Introduction of JSHCT

JSHCT (Japan Society for Hematopoietic Stem Cell Transplantation) was initiated as The Nation-wide Gathering for Friendly Discussion about Bone Marrow Transplantation in 1978 and changed its naming to Bone Marrow Transplantation Study Group in 1980. At the 13th Annual Meeting in 1991, when the 2nd Annual Meeting of Asia-Pacific Blood and Marrow Transplantation Group (APBMT) was jointly organized, the group expanded its membership to nurses and the other co-medicals, had the bylaws and elected the officers. At the 19th Annual Meeting in 1996, the group developed to Japan Society for Hematopoietic Cell Transplantation (JSHCT) and in 2006, JSHCT was approved to be NGO under the Japanese Law. JSHCT has now 2,300 members of physicians, nurses, the other co-medicals, donor and clinical coordinators, volunteers and pharmaceutical companies. JSHCT has been primarily the academic society for transplant clinicians but recently it is expanding its interests to cell therapy and regenerative medicine. The core activities of JSHCT are consisted of organizing annual congress, publishing quarterly JSHCT Letters, managing the data centers for transplant patient and donor registration, publishing Annual Report of Nationwide Survey for transplant recipients, promoting more than 20 working groups, steering more than 10 committees and publishing multiple guidelines for hematopoietic stem cell transplantation. The members of JSHCT are playing key-roles for steering JMDP (Japan Marrow Donor Program), JCBBN (Japan Cord Blood Bank Network), APBMT (Asia-Pacific Blood and Marrow Transplantation Group) and WBMT (Worldwide Network for Blood and Marrow Transplantation). JSHCT is also deepening the relationships with other national and international academic societies. JSHCT has the home page ( through which one can get more information of our society.

Act for Appropriate Provision of Hematopoietic Stem Cells to be Used in Transplantations

Position Statement of the Japan Society for Hematopoietic Cell Transplantation regarding the use of Biosimilar Granulocyte-Colony Stimulating Factors for the mobilization of hematopoietic stem cells in healthy donors

April 2013
The Japan Society for Hematopoietic Cell Transplantation (JSHCT)

Recombinant granulocyte colony-stimulating factor (G-CSF) has been widely used for patients with granulocytopenia since its launch in 1990s by three pharmaceutical companies. Its indication for the mobilization of hematopoietic stem cells in healthy donors was subsequently approved in April, 2000. JSHCT has been making effort to collect short and long-term adverse events associated with the use of G-CSF in healthy donors. The short and long-term safety data of related donors were collected from April 2000 to March 2010, and was presented in September 2010. The results showed that the constant occurrence of adverse events for which causal relationship with G-CSF could not be denied, but some of the events were predictable and could be avoided. It has also become clear that the incidence of hematologic malignancy in peripheral blood stem cell donors after the use of G-CSF was similar to that observed in bone marrow donors (the data were presented at 31st EBMT, 47th ASH, 33rd EBMT and 52nd ASH meetings). With these findings in related donors from those prospective investigational studies, G-CSF was approved for the use in unrelated donors, and unrelated allogeneic peripheral blood stem cell transplantation (PBSCT) became possible in Japan in September 2010. At the moment, three biosimilar G-CSF have been applying for license (one of them has already been approved in November 2012) and their indications include the use for the mobilization of stem cells in healthy donors even though clinical trials have not been conducted in healthy donors. JSHCT concludes it preferable that biosimilar G-CSFs need to adopt the same steps which original G-CSF adopted, and JSHCT makes our members thoroughly aware of following two things;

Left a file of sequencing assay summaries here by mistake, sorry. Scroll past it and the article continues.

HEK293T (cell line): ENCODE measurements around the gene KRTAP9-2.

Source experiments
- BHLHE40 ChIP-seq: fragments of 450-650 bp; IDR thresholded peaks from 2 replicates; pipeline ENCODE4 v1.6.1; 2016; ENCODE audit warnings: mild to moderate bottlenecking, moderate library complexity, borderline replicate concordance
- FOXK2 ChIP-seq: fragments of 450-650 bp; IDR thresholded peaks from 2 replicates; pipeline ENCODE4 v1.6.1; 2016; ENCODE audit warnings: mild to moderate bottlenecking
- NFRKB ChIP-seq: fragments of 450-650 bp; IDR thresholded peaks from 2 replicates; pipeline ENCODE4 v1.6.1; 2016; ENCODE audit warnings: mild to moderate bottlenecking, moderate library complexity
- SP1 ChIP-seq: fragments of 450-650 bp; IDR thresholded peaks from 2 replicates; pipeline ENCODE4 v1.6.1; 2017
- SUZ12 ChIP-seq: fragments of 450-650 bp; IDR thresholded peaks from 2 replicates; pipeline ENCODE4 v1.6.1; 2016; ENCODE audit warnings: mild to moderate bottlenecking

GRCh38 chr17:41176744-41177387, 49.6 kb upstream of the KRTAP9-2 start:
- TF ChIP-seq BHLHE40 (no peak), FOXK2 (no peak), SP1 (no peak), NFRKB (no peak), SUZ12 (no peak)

1. Regarding the mobilization of allo-PBSCT in healthy donors, it should be started with related donors first and register them through the JSHCT pre-registry and follow-up system (Upon registry, we need to consider to establish the system which identifies the name of products used).
  2. The use for unrelated volunteer donors should be suspended until short and long-term safety of biosimilar G-CSF is confirmed.
Securing safety of HSCT donors, especially unrelated donors, is one of the main issues of "Act on Promoting Appropriate Offering of Hematopoietic Stem Cells for Transplantation." Therefore, JSHCT wishes the companies producing biosimilar G-CSF understand the meaning of two statements mentioned above. Our position statement is based on our research to secure safety for donors and at the same time matches international view. Therefore, our statement may be reconsidered on each occasion when particular changes in the international view occur in the future.

The second statement from Japan Society for Hematopoietic Cell Transplantation (JSHCT) on recent earthquake disaster and subsequent nuclear power plant accident in Japan.

May 31, 2011
Japan Society for Hematopoietic Cell Transplantation (JSHCT)

The JSHCT express our deepest condolence and sympathy again for all the losses and peoples still enduring this very difficult time, and we also show our sincere deference to those who are working so hard to rescue and restore the affected areas. The JSHCT has been taking necessary actions to support the patients or victims in disabled areas according to the plans listed on our previous statement. Since that time, the situation of disabled area including Fukushima nuclear power plant has kept changing, but it remains to be unsettled. Taking those changes into considerations, the JSHCT hereby summarize our views of settlement and supports for those who are still suffering from the sequela of the recent disaster.